Rejuvenation: a term from the sports application of artificial grass – used when maintaining artificial grass pitches used as playing fields. A purpose built machine is used to lift and clean the rubber crumb.
Roadside verges: a growing use for artificial grass. Local authorities are also increasingly using artificial grass on roundabouts and car park verges.
Roof gardens: an ideal use for artificial grass, easy to lay, low maintenance and usable all year round.
Sand dressed pitch: used in sports applications, the sand infill usually comes to within 10 mm of the tip of the fibres. The infill cannot readily be seen.
Sandfilled pitch: again a sports term, the sand infill reaches to the top of the fibres producing a hard and rough surface.
Seams: when installing artificial grass you will usually need to join different rolls together. Using seaming tape and glue gives a secure seam or join.
Shock Pad: for some installations a shock absorbent underlay is used. Children’s play areas and schools will typically use a shock pad underneath the artificial grass. The thickness of the shock pad will determine the CFH (Critical Fall Height) and be a key influence for any risk assessment.
Softness: the thickness of the fibres is usually a good indication of how soft the artificial grass will be. Ideally the fibres will form a soft pile which will remain upright.
Stitches per 10cm: another manufacturing term; the number of stitches per 10cm dictates the grass carpet pile weight.
Swimming pools: artificial grass is often used as a surround for swimming pools. Ideally there is a separation of up to 3 feet between the pool and the grass to minimise damage by chlorine.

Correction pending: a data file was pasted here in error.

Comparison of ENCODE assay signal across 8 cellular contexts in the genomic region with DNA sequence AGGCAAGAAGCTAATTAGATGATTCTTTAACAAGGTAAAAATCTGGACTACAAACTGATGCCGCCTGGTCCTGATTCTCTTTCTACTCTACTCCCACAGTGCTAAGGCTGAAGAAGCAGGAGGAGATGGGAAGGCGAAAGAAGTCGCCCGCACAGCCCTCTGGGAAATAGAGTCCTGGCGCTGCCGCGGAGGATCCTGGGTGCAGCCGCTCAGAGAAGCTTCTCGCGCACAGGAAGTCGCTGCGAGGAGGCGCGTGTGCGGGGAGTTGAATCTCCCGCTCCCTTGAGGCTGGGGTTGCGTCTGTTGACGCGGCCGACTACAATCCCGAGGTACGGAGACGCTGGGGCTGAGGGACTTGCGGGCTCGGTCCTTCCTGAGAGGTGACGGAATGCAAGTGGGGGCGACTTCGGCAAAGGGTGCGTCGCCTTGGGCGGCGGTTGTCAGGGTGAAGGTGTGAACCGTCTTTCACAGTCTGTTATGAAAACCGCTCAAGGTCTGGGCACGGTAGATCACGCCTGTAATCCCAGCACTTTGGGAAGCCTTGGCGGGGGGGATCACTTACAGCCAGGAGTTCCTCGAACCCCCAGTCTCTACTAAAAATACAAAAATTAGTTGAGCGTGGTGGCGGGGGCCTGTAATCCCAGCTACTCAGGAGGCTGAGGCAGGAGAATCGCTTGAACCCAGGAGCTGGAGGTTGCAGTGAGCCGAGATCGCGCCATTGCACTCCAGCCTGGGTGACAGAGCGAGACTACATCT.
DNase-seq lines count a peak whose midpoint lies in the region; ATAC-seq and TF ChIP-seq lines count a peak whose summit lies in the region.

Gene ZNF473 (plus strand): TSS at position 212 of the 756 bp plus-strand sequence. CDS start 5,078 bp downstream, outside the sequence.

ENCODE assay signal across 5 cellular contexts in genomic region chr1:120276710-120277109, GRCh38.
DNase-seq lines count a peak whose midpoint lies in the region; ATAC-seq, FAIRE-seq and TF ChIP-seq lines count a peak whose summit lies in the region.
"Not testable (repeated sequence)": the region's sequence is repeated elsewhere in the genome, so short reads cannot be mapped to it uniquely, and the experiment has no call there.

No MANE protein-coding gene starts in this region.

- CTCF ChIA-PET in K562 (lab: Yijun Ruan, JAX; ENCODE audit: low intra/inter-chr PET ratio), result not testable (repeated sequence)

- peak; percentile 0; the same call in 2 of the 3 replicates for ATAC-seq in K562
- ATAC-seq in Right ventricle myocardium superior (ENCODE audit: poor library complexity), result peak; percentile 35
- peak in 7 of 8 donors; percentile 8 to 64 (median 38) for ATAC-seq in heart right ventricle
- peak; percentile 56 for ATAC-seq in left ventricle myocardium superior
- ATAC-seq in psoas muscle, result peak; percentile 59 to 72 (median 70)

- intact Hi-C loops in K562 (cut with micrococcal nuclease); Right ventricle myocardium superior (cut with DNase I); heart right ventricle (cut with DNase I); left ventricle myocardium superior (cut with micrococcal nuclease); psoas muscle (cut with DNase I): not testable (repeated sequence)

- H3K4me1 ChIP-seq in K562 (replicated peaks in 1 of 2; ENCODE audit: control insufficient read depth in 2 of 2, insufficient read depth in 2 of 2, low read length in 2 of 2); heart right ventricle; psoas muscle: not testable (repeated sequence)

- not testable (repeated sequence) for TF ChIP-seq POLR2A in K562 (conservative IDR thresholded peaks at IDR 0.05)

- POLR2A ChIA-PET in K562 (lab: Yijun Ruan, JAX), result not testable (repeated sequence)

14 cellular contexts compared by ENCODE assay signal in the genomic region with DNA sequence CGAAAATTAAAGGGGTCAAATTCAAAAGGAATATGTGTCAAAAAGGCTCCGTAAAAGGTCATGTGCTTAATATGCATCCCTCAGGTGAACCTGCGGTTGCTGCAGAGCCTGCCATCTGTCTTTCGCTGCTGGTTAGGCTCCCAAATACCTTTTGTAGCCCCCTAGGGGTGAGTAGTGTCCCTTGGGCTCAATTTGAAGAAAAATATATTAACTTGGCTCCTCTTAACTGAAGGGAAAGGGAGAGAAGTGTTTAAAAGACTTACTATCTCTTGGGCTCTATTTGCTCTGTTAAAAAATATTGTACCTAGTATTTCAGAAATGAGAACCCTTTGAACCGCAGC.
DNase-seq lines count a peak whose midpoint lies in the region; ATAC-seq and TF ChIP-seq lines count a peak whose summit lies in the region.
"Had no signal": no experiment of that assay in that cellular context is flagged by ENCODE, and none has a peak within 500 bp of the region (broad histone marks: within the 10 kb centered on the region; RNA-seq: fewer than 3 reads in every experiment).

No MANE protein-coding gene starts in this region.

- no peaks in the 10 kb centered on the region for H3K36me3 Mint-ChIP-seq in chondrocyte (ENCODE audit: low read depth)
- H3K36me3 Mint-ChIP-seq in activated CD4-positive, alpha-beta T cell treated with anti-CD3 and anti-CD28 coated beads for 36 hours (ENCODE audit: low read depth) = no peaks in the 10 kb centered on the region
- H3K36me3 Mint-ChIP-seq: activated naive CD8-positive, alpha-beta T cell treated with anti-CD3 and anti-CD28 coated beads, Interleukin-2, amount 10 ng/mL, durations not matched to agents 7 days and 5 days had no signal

Synthetic grass: another term for artificial grass.
Synthetic turf: another term for artificial grass.
Tear resistance: a term used to denote the strength of the fabric especially when used in a sports environment.
Top up: with any sand infill artificial grass product, the infill itself (sand or rubber crumb) will periodically need to be topped up. Largely depends upon the amount of use.
Total cost of ownership: the sum of all the costs from installation through to disposal. A high quality artificial grass with a long life will usually have a lower total cost.
Unfilled pitch: this is where the pile within artificial grass is unfilled. Used in sports applications, these “fast” surfaces are favoured for hockey pitches. They need regular wetting and are sometimes referred to as “water-based” pitches.
U.V. stabilised: this means that ultra violet light should not degrade the colour of the artificial grass. As a manufacturer of artificial grass, we test our products to ISO standards for UV resistance.
Water shortages: a key driver for introducing artificial grass.  For instance, in Arizona water is so short that residents are given financial incentives to install artificial grass and substantially reduce their water usage.
Yarn: specialist yarn made of polyethylene and polypropylene is used for artificial grass manufacture – we use only top quality from the world’s leading, specialist supplier.
Yarn height: a manufacturing term; yarn height is equivalent to the pile height plus the stitch through the backing.
Yarn sheet: another manufacturing term, this is what you see when looking at the many strands are yarn passing down through bars to the needles for the tufting process.